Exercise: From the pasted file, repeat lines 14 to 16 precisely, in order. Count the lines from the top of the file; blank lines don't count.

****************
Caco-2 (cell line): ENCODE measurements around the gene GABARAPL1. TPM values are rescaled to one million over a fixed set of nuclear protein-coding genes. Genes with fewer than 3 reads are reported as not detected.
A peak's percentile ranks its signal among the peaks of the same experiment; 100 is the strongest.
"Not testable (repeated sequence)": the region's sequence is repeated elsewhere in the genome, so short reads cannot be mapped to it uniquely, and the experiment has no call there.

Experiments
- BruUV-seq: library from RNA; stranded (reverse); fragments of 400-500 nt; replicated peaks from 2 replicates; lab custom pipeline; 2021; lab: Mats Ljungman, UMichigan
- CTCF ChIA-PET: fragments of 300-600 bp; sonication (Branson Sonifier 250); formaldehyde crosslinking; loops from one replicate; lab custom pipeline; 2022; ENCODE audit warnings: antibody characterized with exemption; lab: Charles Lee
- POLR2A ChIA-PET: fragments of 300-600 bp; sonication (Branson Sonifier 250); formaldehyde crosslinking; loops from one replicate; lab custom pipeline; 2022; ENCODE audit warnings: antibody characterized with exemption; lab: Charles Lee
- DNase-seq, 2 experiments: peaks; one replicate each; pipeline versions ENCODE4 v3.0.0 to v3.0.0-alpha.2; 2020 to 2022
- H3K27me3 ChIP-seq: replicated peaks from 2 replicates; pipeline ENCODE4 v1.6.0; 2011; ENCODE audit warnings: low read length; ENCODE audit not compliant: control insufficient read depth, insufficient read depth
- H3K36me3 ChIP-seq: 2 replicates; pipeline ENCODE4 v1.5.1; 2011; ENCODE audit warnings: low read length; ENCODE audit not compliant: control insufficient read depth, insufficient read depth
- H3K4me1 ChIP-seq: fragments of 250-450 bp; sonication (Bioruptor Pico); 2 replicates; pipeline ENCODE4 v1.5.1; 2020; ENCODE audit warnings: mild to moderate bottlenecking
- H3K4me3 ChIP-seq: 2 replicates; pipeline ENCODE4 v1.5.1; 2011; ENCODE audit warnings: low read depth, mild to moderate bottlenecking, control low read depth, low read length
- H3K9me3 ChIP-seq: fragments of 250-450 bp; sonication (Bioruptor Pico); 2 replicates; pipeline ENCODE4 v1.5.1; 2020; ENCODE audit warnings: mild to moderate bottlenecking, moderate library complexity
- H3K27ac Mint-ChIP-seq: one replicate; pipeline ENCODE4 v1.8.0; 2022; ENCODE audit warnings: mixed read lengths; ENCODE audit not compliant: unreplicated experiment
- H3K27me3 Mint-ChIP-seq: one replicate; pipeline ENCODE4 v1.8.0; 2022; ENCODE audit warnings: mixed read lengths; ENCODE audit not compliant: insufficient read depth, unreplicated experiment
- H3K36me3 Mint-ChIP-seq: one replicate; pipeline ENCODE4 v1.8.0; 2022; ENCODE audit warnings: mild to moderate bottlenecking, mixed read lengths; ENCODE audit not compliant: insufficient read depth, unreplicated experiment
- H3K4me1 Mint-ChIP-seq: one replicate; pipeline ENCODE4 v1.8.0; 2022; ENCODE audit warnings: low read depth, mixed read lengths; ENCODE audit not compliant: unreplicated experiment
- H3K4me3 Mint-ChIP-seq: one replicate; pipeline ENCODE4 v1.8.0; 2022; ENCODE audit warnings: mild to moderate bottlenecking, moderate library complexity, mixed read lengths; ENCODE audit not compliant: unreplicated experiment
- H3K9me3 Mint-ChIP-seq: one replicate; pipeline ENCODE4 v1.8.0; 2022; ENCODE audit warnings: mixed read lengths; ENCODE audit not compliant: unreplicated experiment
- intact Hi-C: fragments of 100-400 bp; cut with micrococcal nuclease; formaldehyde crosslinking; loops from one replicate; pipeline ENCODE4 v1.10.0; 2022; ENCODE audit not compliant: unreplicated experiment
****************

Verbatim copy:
- H3K27ac Mint-ChIP-seq: one replicate; pipeline ENCODE4 v1.8.0; 2022; ENCODE audit warnings: mixed read lengths; ENCODE audit not compliant: unreplicated experiment
- H3K27me3 Mint-ChIP-seq: one replicate; pipeline ENCODE4 v1.8.0; 2022; ENCODE audit warnings: mixed read lengths; ENCODE audit not compliant: insufficient read depth, unreplicated experiment
- H3K36me3 Mint-ChIP-seq: one replicate; pipeline ENCODE4 v1.8.0; 2022; ENCODE audit warnings: mild to moderate bottlenecking, mixed read lengths; ENCODE audit not compliant: insufficient read depth, unreplicated experiment